]) or subsample aggregation (“subagging”; Bühlmann and Yu, 2002
]), have been found to produce estimates of
that are more stable than from a single estimation run in the sense that those estimates have lower frequentist risk under squared error loss [Bühlmann and Yu 2002
]. We prefer subagging (as in Meinshausen and Bühlmann [2010
], Valdar et al. [2009
]) to bagging for two reasons. First, theoretical results in Politis et al. [1999
, pp. 47–51] suggest that subsampling is less efficient but more general than bootstrapping; specifically, that whereas bootstrap methods must often assume that the estimated statistic is at least locally smooth (which the true or sampled
is not), this assumption is not needed for subsampling. Second, resampling individuals with replacement (bootstrapping) poorly approximates variation in GWAS samples because it produces frequent duplicates in a scenario where observing multiple individuals with identical genetic composition would be improbable.
In our simulations, we measure performance by a simple but stringent criterion. We define a “true signal” as the SNP that most strongly tags an underlying causal variant, consider all other SNPs as “background,” and regard success as discrimination of one from the other. In doing so, we provide a criterion for assessment that is unambiguous and in line with many comparable studies [e.g., Alexander and Lange, 2011
; Basu et al., 2011
; Basu and Pan, 2011
; Chun et al., 2011
]. Nonetheless, important alternatives exist. A more sophisticated assessment of accuracy, for example, might use a softer criterion that counts as true all SNPs within a given distance or LD-cutoff of a causal locus [e.g., Ayers and Cordell, 2010
; Shi et al., 2011
; Zhang, 2012
]. That more nuanced approach can be helpful in evaluating methods for genome-wide association, but would be counterproductive in our setting for the following reasons. We target hit regions already identified through genome-wide association, and in those regions attempt to discriminate causal from correlative variants in the presence of confounding LD. This goal is not easily reconciled with an assessment mechanism that allows a margin of error in SNP choice. For example, the definition of a useful cutoff for declaring a true positive is highly sensitive to the marker density and the pervasiveness of LD in the hit region of interest, and both of these vary considerably between our two datasets. Moreover, given a suitable cutoff, it is debatable (yet crucial for assessment) whether, for example, one or three hits within range of two causal loci would count as identifying both. Our hard criterion avoids such ambiguities, and provides a stark but clear assessment. It also makes our results particularly relevant to scenarios in which many of the examined variants are essentially indistinguishable, such as for extremely dense genotype or sequence data.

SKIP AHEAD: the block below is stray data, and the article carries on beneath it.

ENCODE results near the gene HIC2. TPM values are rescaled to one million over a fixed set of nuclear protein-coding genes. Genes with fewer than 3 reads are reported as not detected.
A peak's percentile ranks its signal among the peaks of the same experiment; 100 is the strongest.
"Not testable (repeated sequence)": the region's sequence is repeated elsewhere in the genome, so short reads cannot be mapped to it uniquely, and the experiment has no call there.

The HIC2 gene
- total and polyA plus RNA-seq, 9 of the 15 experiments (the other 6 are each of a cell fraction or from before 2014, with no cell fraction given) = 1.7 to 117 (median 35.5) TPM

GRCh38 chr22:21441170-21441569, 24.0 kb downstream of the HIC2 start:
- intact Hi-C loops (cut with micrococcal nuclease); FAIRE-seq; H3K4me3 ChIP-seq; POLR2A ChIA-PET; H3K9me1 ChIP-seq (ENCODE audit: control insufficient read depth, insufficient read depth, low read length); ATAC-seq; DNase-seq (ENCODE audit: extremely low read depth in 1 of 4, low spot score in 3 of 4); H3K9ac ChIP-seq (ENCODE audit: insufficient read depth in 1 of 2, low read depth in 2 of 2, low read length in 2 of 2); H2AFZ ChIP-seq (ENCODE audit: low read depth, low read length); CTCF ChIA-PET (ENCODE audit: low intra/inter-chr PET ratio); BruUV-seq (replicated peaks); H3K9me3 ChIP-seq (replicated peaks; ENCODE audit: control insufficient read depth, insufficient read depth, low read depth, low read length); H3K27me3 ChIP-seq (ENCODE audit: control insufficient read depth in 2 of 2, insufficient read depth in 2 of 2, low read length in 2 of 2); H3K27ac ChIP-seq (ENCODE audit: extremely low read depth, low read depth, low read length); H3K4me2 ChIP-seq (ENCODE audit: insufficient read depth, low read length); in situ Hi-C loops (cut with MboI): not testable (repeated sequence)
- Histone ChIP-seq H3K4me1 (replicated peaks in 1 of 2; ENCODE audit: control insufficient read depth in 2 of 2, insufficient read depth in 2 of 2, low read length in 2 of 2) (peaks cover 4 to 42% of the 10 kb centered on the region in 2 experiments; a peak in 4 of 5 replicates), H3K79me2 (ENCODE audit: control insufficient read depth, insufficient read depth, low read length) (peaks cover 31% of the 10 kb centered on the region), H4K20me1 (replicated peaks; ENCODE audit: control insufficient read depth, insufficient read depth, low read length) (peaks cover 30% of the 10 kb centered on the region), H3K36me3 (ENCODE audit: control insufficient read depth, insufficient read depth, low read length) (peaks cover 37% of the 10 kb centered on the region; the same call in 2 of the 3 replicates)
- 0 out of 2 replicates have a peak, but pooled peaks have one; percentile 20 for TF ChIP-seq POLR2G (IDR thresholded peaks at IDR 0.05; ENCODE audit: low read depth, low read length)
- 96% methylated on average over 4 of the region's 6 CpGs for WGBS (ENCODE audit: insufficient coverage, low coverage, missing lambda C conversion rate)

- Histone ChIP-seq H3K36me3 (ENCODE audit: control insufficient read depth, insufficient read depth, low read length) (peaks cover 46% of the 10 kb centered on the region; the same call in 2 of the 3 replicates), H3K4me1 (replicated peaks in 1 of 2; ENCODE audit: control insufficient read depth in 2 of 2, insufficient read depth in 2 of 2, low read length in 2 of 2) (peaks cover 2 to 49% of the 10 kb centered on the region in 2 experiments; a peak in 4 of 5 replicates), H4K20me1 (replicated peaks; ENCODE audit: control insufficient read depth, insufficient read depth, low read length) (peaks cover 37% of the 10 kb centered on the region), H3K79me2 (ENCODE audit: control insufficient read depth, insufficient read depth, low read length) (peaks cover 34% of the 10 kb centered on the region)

We introduce LLARRMA as an approach for characterizing model uncertainty when working within the frequentist paradigm. Alternative Bayesian variable selection approaches do exist [e.g., Guan and Stephens, 2011
; Wilson et al., 2010
; Zhang, 2012
]. At the request of a reviewer, in Supporting information we assess the performance of a contemporary Bayesian variable selection method (PIMASS; Guan and Stephens, [2011
]) within our simulation framework, comparing it with LLARRMA, oracle SS, single-locus regression, and forward selection.
Although we describe LLARRMA in the case-control setting using the logistic model, it is easily extended to the analysis of quantitative traits or any response to which the LASSO can be applied. Similarly, although we model under the simplistic assumption of additive effects and no local epistasis, these assumptions could be relaxed by a more sophisticated specification of locus effects, for example, using the group LASSO [Meier et al., 2008
; Yuan and Lin, 2006
] or a similar structured penalization scheme.
In summary, we describe an approach for characterizing frequentist variability of model choice in binary data that can be usefully applied to the reprioritization of SNPs in hit regions of a case-control GWAS. The method uses LLARRMA and integrates well with schemes for imputation of missing data. The authors will provide an implementation of LLARRMA an R-package R/llarrma as soon as is practicable.